Development Centre

List of all examples currently in the compendium

 

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How to manage water scarcity and competing industrial and domestic use

  • 3.2.2.A. What can host governments do:

    1. Acknowledge  that  investment  in  water  security  drives  sustainable  growth,  and  invest  in infrastructures, institutions and information to manage water risks.
    2. Adopt  an  integrated  approach  to  water  resource  management  that  recognises  the  need  for  a negotiated process   to   co-ordinate   and   adjudicate   amongst   competing   users   to   ensure sustainable management of water resources.
    3. Consider non-conventional water sources, such as treated wastewater and desalinated water as alternatives  to  freshwater,  where  appropriate  from  an  economic,  social  and  environmental perspective.
  • 3.2.2. B What can extractives industries do:

    1. Engage with local communities and water users, at basin and catchment levels, to understand water - related issues and risks (risk of scarcity, flooding, pollution, and risks to ecosystems) and consider offering solutions. For instance, investments made in multi-purpose infrastructure that support water - related objectives.
    2. With due regard to anti-competitive concerns, collaborate with other extractives companies from the same basin to devise a common solution for water management and allocation. For example, a collective water treatment infrastructure solution might be less environmentally costly and more cost - effective for all parties than several treatment facilities.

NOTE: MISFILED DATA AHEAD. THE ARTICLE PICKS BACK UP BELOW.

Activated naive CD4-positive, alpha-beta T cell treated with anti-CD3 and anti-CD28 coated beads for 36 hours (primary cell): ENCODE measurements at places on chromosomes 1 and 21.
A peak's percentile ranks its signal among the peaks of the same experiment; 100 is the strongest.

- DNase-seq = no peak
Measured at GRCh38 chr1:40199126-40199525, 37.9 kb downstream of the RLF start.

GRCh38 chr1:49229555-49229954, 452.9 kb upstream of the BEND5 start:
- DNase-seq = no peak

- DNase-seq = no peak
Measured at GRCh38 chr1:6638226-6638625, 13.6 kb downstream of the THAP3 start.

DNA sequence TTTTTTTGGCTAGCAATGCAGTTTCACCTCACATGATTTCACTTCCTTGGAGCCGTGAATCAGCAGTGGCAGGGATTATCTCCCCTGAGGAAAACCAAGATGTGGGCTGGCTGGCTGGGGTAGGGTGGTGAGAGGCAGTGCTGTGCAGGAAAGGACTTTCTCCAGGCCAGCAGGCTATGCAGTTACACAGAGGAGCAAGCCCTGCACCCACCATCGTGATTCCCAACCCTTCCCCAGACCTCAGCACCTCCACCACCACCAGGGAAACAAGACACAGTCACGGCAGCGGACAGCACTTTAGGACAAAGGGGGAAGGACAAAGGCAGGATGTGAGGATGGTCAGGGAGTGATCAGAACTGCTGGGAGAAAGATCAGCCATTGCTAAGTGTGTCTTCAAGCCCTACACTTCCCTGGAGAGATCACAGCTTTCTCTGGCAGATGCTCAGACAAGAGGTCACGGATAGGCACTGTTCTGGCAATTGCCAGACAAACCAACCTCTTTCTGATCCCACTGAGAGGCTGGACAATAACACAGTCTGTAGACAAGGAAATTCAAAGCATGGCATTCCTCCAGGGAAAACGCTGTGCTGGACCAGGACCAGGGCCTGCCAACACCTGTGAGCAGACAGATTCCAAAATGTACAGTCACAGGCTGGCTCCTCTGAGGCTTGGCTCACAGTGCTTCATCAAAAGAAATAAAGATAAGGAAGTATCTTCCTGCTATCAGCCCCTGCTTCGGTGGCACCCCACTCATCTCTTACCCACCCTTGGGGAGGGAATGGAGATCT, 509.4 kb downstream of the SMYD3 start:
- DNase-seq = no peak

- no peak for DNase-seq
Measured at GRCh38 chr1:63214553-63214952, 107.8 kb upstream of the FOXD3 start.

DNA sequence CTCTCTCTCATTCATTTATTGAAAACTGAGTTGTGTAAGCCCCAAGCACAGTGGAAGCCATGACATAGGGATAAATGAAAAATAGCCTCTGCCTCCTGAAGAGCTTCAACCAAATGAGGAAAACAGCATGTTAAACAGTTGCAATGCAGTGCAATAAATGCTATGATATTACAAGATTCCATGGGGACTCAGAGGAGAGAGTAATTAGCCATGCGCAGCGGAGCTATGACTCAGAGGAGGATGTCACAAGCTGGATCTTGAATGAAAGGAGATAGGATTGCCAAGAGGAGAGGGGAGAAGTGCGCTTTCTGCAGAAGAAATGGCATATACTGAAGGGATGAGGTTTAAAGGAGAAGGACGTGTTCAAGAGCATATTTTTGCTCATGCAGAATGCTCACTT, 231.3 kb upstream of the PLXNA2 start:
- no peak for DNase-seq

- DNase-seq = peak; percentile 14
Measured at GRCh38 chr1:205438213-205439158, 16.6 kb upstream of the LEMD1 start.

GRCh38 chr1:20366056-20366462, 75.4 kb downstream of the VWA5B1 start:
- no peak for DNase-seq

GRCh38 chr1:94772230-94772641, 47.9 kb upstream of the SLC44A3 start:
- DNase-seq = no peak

• 3.2.2.C. Host governments and extractives industries can work together to:

    1. Devise  mutually  beneficial  arrangements.  For  example,  when  a  company  develops  water treatment  facilities  allowing  excess  capacity  to  be  used  by  the  community.  The government and  the  water  utility  should  be  responsible  for  distribution  of  the  water  and  collection  of associated tariffs.

How can access to credit be facilitated for small and medium enterprises

  • 3.1 B. What can extractives industries do:

    1. Assess short - term costs associated with workforce and supplier capacity building initiatives as investments that will reduce operating costs in the long term.
    2. Evaluate the potential to make advance purchase orders, forward purchase agreements or implement other mechanisms that could help facilitate the integration of local suppliers in extractives sector value chains.

How to create employment opportunities in a remote mining area of Canada

  • 3.1 B. What can extractives industries do: